Vogue reports that "Her clothes were as thought-provoking and individual as her approach to royal etiquette. When Coco Chanel’s boyish Breton tops and trimmed boxy jackets were de rigueur, Simpson was wearing American couturier Main Rousseau Bocher’s corsetry."
Wallis did not believe herself a beautiful woman and so used fashion as armour. She said "I’m nothing to look at, so the only thing I can do is dress better than anyone else." Besides Mainbocher, Madame Grés and Christian Dior were among her favourite designers. She was also a fan of footwear designer Salvatore Ferragamo.
In the 40s, 50s and 60s, the couple lived a life of luxury as society celebrities. Wallis was often seated in the front row of fashion shows. She cultivated an unrivalled jewellery collection.
"I began with my own personal ideas about style and I've never again felt correct in anything but the severe look I developed then," Simpson told her friend Fleur Cowles, the magazine editor and society hostess, in an interview for Bazaar in 1966.
After Edward's death in 1972, Wallis lived in seclusion with ill health, a controversial figure in British history.
Hubert de Givenchy, who became close to the duchess after her husband's death, remembers making her a cotton dress with wool-embroidered monkeys.
She died in 1986 but left quite a legacy.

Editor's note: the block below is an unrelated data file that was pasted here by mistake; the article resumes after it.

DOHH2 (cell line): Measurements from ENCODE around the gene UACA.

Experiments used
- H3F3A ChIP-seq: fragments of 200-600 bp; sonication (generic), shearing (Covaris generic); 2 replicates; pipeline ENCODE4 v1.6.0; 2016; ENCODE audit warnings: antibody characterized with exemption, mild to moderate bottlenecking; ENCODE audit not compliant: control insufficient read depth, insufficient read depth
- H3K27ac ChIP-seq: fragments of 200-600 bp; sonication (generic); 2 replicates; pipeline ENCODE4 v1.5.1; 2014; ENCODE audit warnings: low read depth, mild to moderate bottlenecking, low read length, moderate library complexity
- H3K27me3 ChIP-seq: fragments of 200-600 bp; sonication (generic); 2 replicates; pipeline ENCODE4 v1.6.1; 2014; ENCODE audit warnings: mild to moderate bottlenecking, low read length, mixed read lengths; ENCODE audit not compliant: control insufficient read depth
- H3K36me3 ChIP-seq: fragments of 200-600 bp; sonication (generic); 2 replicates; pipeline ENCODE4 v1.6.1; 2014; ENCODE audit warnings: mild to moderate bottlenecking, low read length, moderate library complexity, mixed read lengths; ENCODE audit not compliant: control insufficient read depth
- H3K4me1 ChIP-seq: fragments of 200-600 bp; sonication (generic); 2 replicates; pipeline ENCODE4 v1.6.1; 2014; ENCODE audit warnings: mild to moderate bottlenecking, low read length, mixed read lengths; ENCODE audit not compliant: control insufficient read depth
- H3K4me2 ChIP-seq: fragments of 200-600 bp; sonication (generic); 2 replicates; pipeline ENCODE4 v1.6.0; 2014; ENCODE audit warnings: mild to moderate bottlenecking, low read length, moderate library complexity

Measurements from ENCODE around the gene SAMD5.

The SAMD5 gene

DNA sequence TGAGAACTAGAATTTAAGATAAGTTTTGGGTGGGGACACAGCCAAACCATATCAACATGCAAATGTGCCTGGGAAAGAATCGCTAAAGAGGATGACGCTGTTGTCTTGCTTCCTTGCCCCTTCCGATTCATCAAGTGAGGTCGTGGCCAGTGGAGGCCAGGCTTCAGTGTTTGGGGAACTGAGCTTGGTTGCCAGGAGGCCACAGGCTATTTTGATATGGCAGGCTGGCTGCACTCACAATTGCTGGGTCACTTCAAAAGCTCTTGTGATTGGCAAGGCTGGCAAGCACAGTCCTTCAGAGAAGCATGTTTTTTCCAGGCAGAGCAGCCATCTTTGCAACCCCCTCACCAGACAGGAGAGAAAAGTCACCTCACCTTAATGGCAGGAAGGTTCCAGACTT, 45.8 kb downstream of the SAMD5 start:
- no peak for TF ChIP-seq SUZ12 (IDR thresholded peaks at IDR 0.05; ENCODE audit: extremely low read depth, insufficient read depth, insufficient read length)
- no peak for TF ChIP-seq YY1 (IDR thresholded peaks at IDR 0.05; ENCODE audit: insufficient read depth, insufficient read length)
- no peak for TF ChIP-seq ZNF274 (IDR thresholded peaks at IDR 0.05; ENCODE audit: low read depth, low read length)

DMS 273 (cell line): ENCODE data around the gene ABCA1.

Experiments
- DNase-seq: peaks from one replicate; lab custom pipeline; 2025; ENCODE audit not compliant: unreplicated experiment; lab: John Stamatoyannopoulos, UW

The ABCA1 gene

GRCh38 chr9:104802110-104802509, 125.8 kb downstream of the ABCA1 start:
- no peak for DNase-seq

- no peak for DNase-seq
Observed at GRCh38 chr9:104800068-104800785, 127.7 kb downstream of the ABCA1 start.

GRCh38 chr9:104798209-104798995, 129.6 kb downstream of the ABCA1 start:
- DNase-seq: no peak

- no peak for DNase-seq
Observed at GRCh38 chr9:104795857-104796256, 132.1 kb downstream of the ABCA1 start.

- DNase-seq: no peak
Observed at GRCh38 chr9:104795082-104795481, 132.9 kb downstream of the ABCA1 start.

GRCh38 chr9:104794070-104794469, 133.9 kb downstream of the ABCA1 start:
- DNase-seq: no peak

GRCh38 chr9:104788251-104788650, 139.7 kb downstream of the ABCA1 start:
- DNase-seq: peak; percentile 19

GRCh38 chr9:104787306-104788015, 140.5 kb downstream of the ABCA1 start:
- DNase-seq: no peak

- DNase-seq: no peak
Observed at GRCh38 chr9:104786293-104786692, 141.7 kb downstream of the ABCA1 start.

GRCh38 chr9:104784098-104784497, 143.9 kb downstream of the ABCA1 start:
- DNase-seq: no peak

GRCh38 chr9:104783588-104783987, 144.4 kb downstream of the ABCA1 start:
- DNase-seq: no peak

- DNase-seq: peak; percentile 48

Madonna wrote and directed a film about her in 2011 called W.E. starring Andrea Riseborough. Christian Dior re-created three dresses for the film that the house had previously made for Wallis. Arianne Phillips was costume designer on the film.
Designers such as Vera Wang, Jonathon Simkhai and Roland Mouret have all drawn inspiration from Wallis in their work.
Mona Von Bismarck, Socialite
Mona Strader was born in Kentucky in 1897. She was twice divorced by the time she opened a dress shop in New York in 1925. She married Harrison Williams the following year, who was perhaps the richest man in America at the time. She lived a life of luxury travelling around the world and was a foremost member of Café Society.
In 1933, Mona was named "The Best Dressed Woman in the World" by a group of haute couturiers including Chanel, Molyneux, Vionnet, Lelong and Lanvin, becoming the first American to be so honoured.
She was one of the most revered socialites of her day. Salvador Dali painted her portrait in 1943.
After the death of Williams, she married again and took up residence at the Hotel Lambert in Paris.
She was named to the International Best Dressed List Hall of Fame in 1958.
She was widowed again in 1970 and married Count Umberto De Martini.